The STM32F1 microcontroller based on the Cortex-M3 core provides the ability to boot from RAM instead of flash memory. This allows developers to update and test new firmware without erasing or reprogramming the main flash memory. Booting from RAM can be useful during development and testing but also has limitations that need to be understood.
How Boot from RAM Works on STM32F1
On system reset, the Cortex-M3 core will start executing code from the reset vector located at address 0x00000000. This is normally mapped to the flash memory on the STM32F1. However, the system has a BOOT pin that can be used to remap the reset vector and other exception vectors to a RAM location instead.
To enable boot from RAM, the BOOT0 pin should be tied high, either directly or through a jumper. The system reset will then remap the exception vectors to address 0x20000000 which is the start of the SRAM memory on the STM32F1. The user firmware must have been previously loaded into the SRAM starting at address 0x20000000.
The STM32F1 also has a BOOT1 pin that provides additional flexibility. With BOOT1 low, the embedded SRAM is used. With BOOT1 high, the system will instead boot from the external SRAM if present.
Loading Firmware into RAM
There are several methods to load the new firmware binary into RAM for boot from RAM:
- Option 1: Load the binary into RAM directly through SWD, JTAG or UART download at runtime before setting BOOT0/1 pins.
- Option 2: Load binary into RAM during regular flash boot, then trigger system reset with BOOT0/1 set.
- Option 3: Use DMA or other peripheral to load sections of flash into RAM, then set BOOT pins.
The firmware binary must be properly built and linked to run from the RAM address space starting at 0x20000000. It cannot rely on flash memory for any code or data.
Limitations of Boot from RAM
There are some limitations to understand when booting from RAM on the STM32F1 Cortex-M3 system:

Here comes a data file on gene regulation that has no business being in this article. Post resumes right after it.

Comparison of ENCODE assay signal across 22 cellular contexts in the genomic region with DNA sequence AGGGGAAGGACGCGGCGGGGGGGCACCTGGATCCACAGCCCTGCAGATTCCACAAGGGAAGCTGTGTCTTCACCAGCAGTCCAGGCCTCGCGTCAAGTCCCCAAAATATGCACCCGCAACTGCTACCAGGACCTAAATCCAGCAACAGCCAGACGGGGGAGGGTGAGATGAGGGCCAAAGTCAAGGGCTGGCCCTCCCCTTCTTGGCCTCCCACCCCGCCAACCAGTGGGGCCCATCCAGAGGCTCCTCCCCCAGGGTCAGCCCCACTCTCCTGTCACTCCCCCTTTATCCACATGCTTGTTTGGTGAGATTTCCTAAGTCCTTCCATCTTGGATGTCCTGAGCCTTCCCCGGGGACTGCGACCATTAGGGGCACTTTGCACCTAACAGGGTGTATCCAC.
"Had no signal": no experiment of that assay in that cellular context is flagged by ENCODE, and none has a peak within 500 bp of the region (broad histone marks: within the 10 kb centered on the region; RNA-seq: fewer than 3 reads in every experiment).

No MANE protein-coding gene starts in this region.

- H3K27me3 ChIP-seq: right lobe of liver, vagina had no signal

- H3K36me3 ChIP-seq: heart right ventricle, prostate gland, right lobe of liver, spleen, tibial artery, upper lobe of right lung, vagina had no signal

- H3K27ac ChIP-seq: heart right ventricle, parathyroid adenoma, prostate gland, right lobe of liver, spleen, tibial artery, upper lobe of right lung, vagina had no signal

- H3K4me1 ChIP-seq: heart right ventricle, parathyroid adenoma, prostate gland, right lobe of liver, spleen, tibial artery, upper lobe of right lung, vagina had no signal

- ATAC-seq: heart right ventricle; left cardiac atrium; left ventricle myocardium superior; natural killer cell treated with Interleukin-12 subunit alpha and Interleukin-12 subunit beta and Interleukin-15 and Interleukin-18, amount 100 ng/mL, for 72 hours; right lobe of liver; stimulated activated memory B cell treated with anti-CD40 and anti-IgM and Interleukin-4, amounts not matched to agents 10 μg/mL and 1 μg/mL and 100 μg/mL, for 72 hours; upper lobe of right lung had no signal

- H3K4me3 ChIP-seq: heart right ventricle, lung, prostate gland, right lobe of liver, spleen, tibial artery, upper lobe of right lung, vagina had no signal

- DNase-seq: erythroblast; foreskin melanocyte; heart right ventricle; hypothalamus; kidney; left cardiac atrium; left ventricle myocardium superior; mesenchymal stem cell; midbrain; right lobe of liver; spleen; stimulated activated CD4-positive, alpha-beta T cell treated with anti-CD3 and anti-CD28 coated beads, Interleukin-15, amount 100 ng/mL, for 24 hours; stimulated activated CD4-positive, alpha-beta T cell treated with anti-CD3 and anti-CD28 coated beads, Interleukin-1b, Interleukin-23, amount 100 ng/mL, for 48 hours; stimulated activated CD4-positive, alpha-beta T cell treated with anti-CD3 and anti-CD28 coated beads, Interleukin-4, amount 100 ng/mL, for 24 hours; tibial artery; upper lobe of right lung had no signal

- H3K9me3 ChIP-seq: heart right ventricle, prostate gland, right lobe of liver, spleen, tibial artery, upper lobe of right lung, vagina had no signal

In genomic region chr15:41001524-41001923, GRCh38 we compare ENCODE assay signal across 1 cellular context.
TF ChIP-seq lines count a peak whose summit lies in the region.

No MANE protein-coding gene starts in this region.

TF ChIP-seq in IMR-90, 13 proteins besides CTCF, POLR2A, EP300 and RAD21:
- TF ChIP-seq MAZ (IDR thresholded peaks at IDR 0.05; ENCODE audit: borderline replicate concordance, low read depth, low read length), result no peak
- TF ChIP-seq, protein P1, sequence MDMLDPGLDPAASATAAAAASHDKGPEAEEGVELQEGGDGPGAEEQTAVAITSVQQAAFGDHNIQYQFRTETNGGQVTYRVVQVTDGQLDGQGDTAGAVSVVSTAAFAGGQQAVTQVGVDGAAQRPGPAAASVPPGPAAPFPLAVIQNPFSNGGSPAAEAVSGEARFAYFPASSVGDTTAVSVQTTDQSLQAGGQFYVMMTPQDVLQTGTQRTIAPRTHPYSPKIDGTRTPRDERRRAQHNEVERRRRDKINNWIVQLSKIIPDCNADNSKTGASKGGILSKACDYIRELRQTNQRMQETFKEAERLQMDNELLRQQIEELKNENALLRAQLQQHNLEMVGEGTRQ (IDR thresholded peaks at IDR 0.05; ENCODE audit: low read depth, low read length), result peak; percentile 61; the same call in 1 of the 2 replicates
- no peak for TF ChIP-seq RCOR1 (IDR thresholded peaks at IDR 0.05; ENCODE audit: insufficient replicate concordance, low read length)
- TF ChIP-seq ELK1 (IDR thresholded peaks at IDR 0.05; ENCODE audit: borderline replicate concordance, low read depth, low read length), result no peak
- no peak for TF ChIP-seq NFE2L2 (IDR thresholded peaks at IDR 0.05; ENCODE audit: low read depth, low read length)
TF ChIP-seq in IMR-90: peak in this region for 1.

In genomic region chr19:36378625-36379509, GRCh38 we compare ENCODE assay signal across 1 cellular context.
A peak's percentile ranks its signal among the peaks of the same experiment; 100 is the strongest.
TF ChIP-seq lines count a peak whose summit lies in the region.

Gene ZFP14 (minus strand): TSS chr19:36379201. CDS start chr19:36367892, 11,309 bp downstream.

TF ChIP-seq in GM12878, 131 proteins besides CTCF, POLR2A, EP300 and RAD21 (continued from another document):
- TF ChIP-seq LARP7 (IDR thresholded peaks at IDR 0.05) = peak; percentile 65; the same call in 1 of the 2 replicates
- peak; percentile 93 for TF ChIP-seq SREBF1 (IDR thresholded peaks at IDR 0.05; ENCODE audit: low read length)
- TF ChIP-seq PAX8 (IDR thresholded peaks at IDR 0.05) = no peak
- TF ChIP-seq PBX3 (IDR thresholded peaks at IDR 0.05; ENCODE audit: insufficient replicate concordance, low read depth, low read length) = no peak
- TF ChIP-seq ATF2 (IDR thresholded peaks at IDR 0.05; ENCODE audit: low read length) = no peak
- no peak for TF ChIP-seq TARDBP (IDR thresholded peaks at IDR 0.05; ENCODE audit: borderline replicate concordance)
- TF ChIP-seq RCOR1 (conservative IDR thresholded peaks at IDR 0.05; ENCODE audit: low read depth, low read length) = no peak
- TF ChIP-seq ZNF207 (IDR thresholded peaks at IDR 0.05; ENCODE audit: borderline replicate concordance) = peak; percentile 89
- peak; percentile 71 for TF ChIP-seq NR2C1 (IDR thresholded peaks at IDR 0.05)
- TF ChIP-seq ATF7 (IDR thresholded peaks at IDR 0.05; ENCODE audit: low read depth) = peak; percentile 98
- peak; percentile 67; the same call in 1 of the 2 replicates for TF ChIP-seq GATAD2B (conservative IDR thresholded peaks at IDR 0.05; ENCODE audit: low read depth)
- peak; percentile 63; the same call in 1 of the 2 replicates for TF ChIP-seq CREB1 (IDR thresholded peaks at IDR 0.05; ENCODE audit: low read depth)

- Size Limit – The internal SRAM size limits the firmware size, external RAM may be larger.
- Volatile Memory – Contents of RAM are erased on system reset, must be reloaded.
- Slow Execution – Code executes slower from RAM than flash memory.
- No Flash Access – Flash memory is not memory mapped during RAM boot.
For these reasons, boot from RAM is best suited for development, testing or recovery purposes. Critical applications will normally run from more reliable flash memory.
Development Process with Boot from RAM
Here is one method for utilizing boot from RAM during firmware development and testing:
- Compile firmware and load BIN file into device internal RAM using SWD programmer.
- Set BOOT0 pin high, with BOOT1 low for internal SRAM.
- Device will now boot and run firmware from RAM.
- Test and validate firmware functionality as needed.
- Make code changes, recompile, and reload updated BIN into RAM.
- Repeat process until firmware is finalized.
- Program final firmware BIN into flash memory.
- Set BOOT0 low for normal flash boot.
This process allows compiling, testing and updating the firmware rapidly without needing to erase or reprogram flash memory. Once validated, the final version can be flashed.
Recovery Mode with Boot from RAM
If the main flash memory has become corrupted and the system is unable to boot, RAM boot can be used to recover. A known good firmware binary can be loaded into RAM via SWD or UART bootloader. This will allow updating the corrupted flash memory to restore normal operation.
Optimizing Boot from RAM
There are some techniques that can help optimize the boot from RAM process and performance:
- Use only necessary memory regions – Tightly control the binary size.
- Load data into RAM only once – Retain across resets if possible.
- Minimize stack usage – May overflow SRAM capacity.
- Optimize for speed – Move time critical code into RAM.
- Enable instruction caching – Helps execution speed from RAM.
- Use minimal vector table – Only required exceptions.
By following best practices and testing different configurations, an optimal boot from RAM implementation can be achieved.
The ability to boot from RAM provides flexibility during development and field recovery of STM32F1 systems. Understanding the limitations and optimization techniques allows creating firmware that performs well when booted from RAM. With some added design effort, boot from RAM capability can become a useful tool for the developer.